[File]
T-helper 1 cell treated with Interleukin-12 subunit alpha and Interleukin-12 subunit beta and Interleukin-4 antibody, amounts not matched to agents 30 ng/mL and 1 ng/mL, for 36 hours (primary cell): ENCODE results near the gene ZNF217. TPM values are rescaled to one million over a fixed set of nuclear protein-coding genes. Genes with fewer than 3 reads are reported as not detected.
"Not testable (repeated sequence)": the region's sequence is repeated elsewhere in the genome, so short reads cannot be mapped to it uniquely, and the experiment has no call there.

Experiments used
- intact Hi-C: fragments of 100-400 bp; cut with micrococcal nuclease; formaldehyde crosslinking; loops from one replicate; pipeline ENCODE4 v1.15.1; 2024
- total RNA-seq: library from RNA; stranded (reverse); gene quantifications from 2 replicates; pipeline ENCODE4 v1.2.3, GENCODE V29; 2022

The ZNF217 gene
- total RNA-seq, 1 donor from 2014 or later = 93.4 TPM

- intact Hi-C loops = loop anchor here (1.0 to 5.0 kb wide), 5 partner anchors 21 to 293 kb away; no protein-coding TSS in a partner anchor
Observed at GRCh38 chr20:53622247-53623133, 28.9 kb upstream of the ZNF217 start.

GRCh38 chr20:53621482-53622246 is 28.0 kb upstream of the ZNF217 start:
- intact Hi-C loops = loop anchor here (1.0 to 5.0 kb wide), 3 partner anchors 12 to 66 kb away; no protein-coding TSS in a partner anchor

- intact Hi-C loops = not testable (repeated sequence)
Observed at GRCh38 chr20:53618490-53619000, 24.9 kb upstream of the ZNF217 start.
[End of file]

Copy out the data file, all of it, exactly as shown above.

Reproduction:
T-helper 1 cell treated with Interleukin-12 subunit alpha and Interleukin-12 subunit beta and Interleukin-4 antibody, amounts not matched to agents 30 ng/mL and 1 ng/mL, for 36 hours (primary cell): ENCODE results near the gene ZNF217. TPM values are rescaled to one million over a fixed set of nuclear protein-coding genes. Genes with fewer than 3 reads are reported as not detected.
"Not testable (repeated sequence)": the region's sequence is repeated elsewhere in the genome, so short reads cannot be mapped to it uniquely, and the experiment has no call there.

Experiments used
- intact Hi-C: fragments of 100-400 bp; cut with micrococcal nuclease; formaldehyde crosslinking; loops from one replicate; pipeline ENCODE4 v1.15.1; 2024
- total RNA-seq: library from RNA; stranded (reverse); gene quantifications from 2 replicates; pipeline ENCODE4 v1.2.3, GENCODE V29; 2022

The ZNF217 gene
- total RNA-seq, 1 donor from 2014 or later = 93.4 TPM

- intact Hi-C loops = loop anchor here (1.0 to 5.0 kb wide), 5 partner anchors 21 to 293 kb away; no protein-coding TSS in a partner anchor
Observed at GRCh38 chr20:53622247-53623133, 28.9 kb upstream of the ZNF217 start.

GRCh38 chr20:53621482-53622246 is 28.0 kb upstream of the ZNF217 start:
- intact Hi-C loops = loop anchor here (1.0 to 5.0 kb wide), 3 partner anchors 12 to 66 kb away; no protein-coding TSS in a partner anchor

- intact Hi-C loops = not testable (repeated sequence)
Observed at GRCh38 chr20:53618490-53619000, 24.9 kb upstream of the ZNF217 start.